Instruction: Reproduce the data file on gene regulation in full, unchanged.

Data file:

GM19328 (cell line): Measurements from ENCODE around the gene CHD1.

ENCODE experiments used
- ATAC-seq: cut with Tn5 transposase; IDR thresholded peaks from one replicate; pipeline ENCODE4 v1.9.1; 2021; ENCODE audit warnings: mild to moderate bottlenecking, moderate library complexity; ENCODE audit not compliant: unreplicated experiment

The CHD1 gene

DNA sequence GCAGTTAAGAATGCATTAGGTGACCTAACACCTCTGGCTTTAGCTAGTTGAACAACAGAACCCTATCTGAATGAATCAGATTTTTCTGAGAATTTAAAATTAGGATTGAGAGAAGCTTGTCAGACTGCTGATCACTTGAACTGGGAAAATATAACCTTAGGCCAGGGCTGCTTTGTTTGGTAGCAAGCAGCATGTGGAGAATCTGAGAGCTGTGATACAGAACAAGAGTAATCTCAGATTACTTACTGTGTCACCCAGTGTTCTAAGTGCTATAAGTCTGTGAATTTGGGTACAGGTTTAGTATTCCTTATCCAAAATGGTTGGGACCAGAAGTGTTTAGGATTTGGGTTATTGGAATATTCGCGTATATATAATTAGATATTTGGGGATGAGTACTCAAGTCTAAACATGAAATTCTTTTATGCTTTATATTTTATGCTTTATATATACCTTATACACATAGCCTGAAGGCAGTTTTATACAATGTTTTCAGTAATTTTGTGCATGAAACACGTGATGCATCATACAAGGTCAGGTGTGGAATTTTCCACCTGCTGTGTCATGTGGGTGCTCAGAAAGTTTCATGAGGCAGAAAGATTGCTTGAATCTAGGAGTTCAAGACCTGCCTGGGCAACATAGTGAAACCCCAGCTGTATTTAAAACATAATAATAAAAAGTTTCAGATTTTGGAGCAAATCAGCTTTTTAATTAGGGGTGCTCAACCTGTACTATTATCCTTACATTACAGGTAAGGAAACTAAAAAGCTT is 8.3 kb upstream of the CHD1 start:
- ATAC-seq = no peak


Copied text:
GM19328 (cell line): Measurements from ENCODE around the gene CHD1.

ENCODE experiments used
- ATAC-seq: cut with Tn5 transposase; IDR thresholded peaks from one replicate; pipeline ENCODE4 v1.9.1; 2021; ENCODE audit warnings: mild to moderate bottlenecking, moderate library complexity; ENCODE audit not compliant: unreplicated experiment

The CHD1 gene

DNA sequence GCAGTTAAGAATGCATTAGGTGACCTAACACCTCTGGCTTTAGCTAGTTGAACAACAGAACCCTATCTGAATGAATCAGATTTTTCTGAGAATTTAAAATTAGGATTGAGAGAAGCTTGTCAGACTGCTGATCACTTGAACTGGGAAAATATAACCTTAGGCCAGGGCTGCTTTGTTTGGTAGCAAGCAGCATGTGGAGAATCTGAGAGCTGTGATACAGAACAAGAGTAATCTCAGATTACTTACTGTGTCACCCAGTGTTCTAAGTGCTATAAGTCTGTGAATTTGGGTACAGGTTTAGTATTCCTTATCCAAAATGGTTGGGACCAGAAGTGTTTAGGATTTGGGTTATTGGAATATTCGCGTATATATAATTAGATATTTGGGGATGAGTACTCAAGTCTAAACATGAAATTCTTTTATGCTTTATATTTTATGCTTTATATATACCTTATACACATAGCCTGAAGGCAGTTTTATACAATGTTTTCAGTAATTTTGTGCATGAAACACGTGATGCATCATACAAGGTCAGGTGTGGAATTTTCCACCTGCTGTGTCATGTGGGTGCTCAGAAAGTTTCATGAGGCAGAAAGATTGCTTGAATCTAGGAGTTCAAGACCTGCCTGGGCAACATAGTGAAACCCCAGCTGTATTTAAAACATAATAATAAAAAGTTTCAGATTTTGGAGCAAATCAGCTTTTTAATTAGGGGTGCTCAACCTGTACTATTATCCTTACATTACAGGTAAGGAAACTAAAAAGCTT is 8.3 kb upstream of the CHD1 start:
- ATAC-seq = no peak